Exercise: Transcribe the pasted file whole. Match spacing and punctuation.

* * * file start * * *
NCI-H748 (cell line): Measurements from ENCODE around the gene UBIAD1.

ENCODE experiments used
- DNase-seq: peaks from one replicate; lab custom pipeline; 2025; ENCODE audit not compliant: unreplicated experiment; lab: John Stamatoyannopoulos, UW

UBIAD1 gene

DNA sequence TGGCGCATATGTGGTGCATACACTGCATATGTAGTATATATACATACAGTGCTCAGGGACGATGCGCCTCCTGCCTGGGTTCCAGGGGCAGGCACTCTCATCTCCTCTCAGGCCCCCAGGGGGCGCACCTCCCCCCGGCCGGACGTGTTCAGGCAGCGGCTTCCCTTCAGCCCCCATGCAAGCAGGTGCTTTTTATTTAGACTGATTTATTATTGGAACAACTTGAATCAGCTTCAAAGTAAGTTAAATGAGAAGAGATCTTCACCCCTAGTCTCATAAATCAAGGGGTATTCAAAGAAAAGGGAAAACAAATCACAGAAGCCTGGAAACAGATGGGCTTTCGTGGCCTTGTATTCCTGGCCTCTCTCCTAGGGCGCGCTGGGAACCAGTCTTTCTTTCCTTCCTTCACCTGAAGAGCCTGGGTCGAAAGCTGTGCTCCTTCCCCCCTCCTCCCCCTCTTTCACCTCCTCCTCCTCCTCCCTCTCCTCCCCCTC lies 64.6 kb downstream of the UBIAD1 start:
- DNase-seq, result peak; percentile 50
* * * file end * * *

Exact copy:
NCI-H748 (cell line): Measurements from ENCODE around the gene UBIAD1.

ENCODE experiments used
- DNase-seq: peaks from one replicate; lab custom pipeline; 2025; ENCODE audit not compliant: unreplicated experiment; lab: John Stamatoyannopoulos, UW

UBIAD1 gene

DNA sequence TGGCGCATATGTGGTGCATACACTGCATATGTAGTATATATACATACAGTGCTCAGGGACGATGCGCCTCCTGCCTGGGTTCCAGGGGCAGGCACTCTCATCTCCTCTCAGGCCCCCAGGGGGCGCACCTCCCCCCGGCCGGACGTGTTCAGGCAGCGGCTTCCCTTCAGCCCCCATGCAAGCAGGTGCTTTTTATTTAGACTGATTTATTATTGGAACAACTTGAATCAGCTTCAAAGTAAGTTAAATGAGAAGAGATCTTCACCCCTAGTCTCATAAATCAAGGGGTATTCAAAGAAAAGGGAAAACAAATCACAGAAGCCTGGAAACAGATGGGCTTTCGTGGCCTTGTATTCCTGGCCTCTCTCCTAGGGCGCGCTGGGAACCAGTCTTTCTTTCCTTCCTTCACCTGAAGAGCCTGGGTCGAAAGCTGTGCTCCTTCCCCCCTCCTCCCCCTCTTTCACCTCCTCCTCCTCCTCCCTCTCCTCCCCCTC lies 64.6 kb downstream of the UBIAD1 start:
- DNase-seq, result peak; percentile 50